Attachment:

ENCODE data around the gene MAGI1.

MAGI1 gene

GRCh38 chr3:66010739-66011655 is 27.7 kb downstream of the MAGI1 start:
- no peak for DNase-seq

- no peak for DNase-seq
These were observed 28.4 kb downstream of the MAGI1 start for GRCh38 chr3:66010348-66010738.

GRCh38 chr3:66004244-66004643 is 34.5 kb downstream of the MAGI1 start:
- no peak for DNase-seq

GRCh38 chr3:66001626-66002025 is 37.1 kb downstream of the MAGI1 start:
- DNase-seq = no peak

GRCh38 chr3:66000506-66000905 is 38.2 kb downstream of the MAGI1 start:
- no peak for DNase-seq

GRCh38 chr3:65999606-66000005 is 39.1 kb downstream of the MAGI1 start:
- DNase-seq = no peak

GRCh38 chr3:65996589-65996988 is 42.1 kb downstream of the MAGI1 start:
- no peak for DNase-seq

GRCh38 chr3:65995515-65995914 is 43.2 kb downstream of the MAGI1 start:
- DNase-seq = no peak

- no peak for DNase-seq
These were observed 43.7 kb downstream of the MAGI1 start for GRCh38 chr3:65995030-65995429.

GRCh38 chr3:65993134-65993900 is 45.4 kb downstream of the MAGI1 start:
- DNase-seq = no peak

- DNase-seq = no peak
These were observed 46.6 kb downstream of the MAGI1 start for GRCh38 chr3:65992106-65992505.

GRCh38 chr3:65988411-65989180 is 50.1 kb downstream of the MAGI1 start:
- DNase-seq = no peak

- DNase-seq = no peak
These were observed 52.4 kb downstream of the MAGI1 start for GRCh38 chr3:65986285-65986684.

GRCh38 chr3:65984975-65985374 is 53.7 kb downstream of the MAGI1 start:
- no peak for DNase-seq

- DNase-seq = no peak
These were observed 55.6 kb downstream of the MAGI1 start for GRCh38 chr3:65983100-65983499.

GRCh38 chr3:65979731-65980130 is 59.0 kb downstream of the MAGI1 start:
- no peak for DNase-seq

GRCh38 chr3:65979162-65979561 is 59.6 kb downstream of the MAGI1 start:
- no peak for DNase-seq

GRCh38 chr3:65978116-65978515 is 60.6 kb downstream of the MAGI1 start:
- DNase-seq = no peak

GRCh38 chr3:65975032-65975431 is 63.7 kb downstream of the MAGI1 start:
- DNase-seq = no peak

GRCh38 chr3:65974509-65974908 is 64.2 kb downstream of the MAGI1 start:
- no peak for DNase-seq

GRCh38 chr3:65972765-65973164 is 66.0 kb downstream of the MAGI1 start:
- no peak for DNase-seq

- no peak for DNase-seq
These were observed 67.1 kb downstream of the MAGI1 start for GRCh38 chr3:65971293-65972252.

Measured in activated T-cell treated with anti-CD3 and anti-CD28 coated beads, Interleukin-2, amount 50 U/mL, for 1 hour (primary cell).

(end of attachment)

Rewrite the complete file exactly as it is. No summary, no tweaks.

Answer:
ENCODE data around the gene MAGI1.

MAGI1 gene

GRCh38 chr3:66010739-66011655 is 27.7 kb downstream of the MAGI1 start:
- no peak for DNase-seq

- no peak for DNase-seq
These were observed 28.4 kb downstream of the MAGI1 start for GRCh38 chr3:66010348-66010738.

GRCh38 chr3:66004244-66004643 is 34.5 kb downstream of the MAGI1 start:
- no peak for DNase-seq

GRCh38 chr3:66001626-66002025 is 37.1 kb downstream of the MAGI1 start:
- DNase-seq = no peak

GRCh38 chr3:66000506-66000905 is 38.2 kb downstream of the MAGI1 start:
- no peak for DNase-seq

GRCh38 chr3:65999606-66000005 is 39.1 kb downstream of the MAGI1 start:
- DNase-seq = no peak

GRCh38 chr3:65996589-65996988 is 42.1 kb downstream of the MAGI1 start:
- no peak for DNase-seq

GRCh38 chr3:65995515-65995914 is 43.2 kb downstream of the MAGI1 start:
- DNase-seq = no peak

- no peak for DNase-seq
These were observed 43.7 kb downstream of the MAGI1 start for GRCh38 chr3:65995030-65995429.

GRCh38 chr3:65993134-65993900 is 45.4 kb downstream of the MAGI1 start:
- DNase-seq = no peak

- DNase-seq = no peak
These were observed 46.6 kb downstream of the MAGI1 start for GRCh38 chr3:65992106-65992505.

GRCh38 chr3:65988411-65989180 is 50.1 kb downstream of the MAGI1 start:
- DNase-seq = no peak

- DNase-seq = no peak
These were observed 52.4 kb downstream of the MAGI1 start for GRCh38 chr3:65986285-65986684.

GRCh38 chr3:65984975-65985374 is 53.7 kb downstream of the MAGI1 start:
- no peak for DNase-seq

- DNase-seq = no peak
These were observed 55.6 kb downstream of the MAGI1 start for GRCh38 chr3:65983100-65983499.

GRCh38 chr3:65979731-65980130 is 59.0 kb downstream of the MAGI1 start:
- no peak for DNase-seq

GRCh38 chr3:65979162-65979561 is 59.6 kb downstream of the MAGI1 start:
- no peak for DNase-seq

GRCh38 chr3:65978116-65978515 is 60.6 kb downstream of the MAGI1 start:
- DNase-seq = no peak

GRCh38 chr3:65975032-65975431 is 63.7 kb downstream of the MAGI1 start:
- DNase-seq = no peak

GRCh38 chr3:65974509-65974908 is 64.2 kb downstream of the MAGI1 start:
- no peak for DNase-seq

GRCh38 chr3:65972765-65973164 is 66.0 kb downstream of the MAGI1 start:
- no peak for DNase-seq

- no peak for DNase-seq
These were observed 67.1 kb downstream of the MAGI1 start for GRCh38 chr3:65971293-65972252.

Measured in activated T-cell treated with anti-CD3 and anti-CD28 coated beads, Interleukin-2, amount 50 U/mL, for 1 hour (primary cell).